Lake Kivu - The Traveller


Post Top Ad

Sunday, February 1, 2015

Lake Kivu

Lake Kivu – Great Lakes of East Africa

Lake Kivu is one of the Great Lakes of East Africa which lies on the border between the Democratic Republic of the Congo and Rwanda. It is in the Abertine Rift, the western branch of the East African Rift and empties into the Ruzizi River which flows into Lake Tanganyika, southwards. Kivu means `lakes’, in some Bantu language like the words Tanganyika or nyanza.

Lake Kivu which is located 100 miles north of Lake Tanganyika is at the highest point of the East African Rift Valley and is one of the three known volcanic lakes in the world containing high dissolved amount of carbon dioxide in its deeper waters, while the other known volcanic lakes are Lake Nvos and Lake Monoun in Cameroon.

It has a rough coast containing various islands, the largest being Idjwi which at one point of time was part of a larger body of water, that filled a structural trough in the Earth. Volcanic outpourings towards it northern shore resulted in a dam which separated Kivu from Lake Edward barring Kivu’s northern outflow, reversing its drainage to the south via the Ruzizi River. In 1958, the hydroelectric dam, Mururu was completed at the River Ruzizi’s outlet

Gaseous Chemical Composition - Unique

Lake Kivu is a fresh water lake together with Cameroonian Lake Nyos. Lake Monoun is one the three which experience linmic eruptions and surrounding the lake, geologists found evidence of massive biological extinction of about thousand years which was the result of outgassing events.

In the case of Lake Kivu, the trigger for lake overturns in not known but it is presumed that volcanic activity could be the cause. The gaseous chemical composition is unique to each lake and in case of Lake Kivu, the methane as well as carbon dioxide is due to lake water interaction with a volcano. The estimated amount of methane is around 65 cubic kilometres – which if burnt over a year, it could provide an average power of around 100 gigawatts for the entire period and the carbon dioxide is estimated to 256 cubic kilometres.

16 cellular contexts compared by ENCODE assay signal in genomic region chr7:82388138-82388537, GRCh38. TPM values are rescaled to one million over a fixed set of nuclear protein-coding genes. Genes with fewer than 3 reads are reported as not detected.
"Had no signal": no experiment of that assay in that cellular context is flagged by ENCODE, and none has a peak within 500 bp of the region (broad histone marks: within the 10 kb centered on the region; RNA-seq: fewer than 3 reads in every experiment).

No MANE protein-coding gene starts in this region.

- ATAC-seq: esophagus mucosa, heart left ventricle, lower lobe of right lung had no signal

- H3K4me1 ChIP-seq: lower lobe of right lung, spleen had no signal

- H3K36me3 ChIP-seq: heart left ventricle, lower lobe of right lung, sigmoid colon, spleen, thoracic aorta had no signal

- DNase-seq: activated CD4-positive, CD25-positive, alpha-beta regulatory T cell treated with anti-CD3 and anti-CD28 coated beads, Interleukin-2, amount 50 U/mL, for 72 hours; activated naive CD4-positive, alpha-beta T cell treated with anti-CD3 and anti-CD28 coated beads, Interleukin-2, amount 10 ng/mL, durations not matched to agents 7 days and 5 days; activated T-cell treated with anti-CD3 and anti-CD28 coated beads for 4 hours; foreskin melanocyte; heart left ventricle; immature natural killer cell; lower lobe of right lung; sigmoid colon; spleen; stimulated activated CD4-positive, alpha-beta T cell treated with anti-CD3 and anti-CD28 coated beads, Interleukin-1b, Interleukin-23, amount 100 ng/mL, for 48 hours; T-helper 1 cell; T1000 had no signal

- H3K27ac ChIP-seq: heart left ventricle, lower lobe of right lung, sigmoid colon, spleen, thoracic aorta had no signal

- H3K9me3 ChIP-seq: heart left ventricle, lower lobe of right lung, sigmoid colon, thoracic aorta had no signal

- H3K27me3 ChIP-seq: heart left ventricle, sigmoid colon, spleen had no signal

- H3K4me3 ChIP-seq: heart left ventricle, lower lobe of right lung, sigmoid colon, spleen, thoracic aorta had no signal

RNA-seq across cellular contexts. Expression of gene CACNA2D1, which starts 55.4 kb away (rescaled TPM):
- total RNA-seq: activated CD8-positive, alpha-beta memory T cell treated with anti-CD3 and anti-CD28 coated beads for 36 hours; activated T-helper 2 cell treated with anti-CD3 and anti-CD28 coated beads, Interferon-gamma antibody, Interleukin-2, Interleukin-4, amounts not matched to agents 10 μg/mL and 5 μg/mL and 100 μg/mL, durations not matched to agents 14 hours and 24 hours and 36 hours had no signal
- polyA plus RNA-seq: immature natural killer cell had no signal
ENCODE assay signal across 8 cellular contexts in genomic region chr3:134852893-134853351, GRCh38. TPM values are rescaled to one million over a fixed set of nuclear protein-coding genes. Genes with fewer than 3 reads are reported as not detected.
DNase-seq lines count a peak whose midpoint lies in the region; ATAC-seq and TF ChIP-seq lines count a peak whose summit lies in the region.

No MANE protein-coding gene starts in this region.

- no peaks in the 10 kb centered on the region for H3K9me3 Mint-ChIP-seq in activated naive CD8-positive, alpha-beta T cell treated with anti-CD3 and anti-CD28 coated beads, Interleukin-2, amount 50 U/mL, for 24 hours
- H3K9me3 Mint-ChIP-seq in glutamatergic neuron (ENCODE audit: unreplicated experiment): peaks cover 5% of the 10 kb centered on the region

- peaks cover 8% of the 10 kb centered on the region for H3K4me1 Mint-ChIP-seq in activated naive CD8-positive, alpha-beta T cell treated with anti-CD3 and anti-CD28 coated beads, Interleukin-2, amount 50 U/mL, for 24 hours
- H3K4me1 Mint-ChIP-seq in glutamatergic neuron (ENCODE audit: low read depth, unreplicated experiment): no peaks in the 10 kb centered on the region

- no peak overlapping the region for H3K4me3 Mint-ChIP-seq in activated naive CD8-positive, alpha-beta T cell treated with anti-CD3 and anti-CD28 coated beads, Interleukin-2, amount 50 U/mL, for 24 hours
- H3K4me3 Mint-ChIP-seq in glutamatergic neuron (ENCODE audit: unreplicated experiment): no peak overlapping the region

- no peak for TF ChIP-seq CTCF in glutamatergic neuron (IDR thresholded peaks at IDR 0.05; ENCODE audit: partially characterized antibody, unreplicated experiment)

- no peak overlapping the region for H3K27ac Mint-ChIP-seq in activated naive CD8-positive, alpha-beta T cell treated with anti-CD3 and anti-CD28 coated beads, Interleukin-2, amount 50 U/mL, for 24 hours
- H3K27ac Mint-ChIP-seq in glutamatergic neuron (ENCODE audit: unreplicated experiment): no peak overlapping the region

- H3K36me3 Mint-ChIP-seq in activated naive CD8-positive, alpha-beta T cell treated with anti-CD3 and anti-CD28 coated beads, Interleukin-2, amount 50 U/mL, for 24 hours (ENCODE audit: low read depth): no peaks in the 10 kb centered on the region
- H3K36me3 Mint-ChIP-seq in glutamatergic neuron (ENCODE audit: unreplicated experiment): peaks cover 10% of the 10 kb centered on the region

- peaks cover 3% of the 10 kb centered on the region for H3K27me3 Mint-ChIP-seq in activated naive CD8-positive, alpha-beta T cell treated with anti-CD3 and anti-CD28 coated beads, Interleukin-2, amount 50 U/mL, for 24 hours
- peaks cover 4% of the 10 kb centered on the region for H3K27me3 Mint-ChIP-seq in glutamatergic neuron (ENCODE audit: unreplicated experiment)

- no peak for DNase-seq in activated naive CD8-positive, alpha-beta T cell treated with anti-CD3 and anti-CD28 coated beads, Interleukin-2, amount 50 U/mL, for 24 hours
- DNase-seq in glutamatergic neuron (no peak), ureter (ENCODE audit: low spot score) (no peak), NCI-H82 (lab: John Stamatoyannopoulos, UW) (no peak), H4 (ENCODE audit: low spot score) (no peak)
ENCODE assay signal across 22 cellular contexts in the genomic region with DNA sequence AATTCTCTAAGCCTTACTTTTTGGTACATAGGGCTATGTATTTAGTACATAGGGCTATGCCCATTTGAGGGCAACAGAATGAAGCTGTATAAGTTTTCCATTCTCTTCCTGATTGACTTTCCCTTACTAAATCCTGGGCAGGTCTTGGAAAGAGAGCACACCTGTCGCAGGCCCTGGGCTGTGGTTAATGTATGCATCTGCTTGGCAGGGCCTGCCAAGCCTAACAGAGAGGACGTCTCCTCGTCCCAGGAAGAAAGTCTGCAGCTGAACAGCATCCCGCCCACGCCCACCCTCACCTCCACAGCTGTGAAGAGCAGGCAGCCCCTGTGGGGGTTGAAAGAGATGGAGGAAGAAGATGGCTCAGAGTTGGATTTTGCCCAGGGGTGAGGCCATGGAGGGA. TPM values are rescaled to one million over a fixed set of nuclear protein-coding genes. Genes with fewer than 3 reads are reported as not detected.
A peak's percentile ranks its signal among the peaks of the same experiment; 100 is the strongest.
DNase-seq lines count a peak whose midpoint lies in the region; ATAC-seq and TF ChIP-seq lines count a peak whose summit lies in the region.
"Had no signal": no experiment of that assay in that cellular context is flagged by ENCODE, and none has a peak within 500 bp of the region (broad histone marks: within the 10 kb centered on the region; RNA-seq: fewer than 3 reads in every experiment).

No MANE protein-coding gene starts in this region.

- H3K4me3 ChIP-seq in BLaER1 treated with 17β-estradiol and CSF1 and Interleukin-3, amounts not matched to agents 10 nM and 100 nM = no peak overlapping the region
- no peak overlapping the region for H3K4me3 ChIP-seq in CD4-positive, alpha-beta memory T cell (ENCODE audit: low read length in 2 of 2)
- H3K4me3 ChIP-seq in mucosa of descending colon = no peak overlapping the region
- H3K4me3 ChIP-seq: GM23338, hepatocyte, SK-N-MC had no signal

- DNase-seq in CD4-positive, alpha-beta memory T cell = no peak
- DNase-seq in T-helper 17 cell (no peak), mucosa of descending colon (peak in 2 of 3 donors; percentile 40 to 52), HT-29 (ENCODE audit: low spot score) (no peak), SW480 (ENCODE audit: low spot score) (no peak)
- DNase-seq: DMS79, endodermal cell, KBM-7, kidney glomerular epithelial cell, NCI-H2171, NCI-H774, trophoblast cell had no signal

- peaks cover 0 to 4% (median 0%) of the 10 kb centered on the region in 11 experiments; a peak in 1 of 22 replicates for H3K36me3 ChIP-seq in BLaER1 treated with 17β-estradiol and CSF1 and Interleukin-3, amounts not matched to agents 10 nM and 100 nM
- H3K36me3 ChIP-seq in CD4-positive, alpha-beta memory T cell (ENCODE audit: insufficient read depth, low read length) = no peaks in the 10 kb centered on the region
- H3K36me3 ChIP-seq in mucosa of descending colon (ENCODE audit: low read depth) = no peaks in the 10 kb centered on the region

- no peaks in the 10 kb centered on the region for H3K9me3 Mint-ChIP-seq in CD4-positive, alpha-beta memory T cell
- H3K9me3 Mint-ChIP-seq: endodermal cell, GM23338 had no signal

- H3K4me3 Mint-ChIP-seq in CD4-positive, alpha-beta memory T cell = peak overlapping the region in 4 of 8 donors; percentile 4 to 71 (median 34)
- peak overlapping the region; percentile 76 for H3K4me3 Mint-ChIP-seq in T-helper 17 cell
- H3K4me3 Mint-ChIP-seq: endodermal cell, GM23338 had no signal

Methane is reported to be produced due to microbial reduction of the volcanic carbon dioxide and the risk from a possible overturn of Lake Kivu would be dangerous, dwarfing other lake overturns at Lakes Monoun and Nyos with around two million people living in the lake basin.

Rich in Volcanic Substance 

The shores ofKivu are densely populated, Bukavu and Goma in Congo being the principal towns and Gisenvi in Rwanda. Count Adolf von Gotzen, a German explorer, was the first European to visit the lake in 1894. Though the lake is supplied with fish, it is poor in fauna but rich in volcanic substance with great volumes of dissolves methane gases existing in its deep waters, which could be utilised as energy sources.

Lake Kivu has remained untouched for thousands of years though in the last few years it has drawn the attention in the scientific field where a heat flux in the lake or other meteorological and limnological forces could cause an overturn or perhaps later, rollover of the lake thereby releasing dissolved carbon dioxide from pressure causing discharge of gas which could be harmful to the communities located in the surrounding areas of the lake.

No comments:

Post a Comment

Note: Only a member of this blog may post a comment.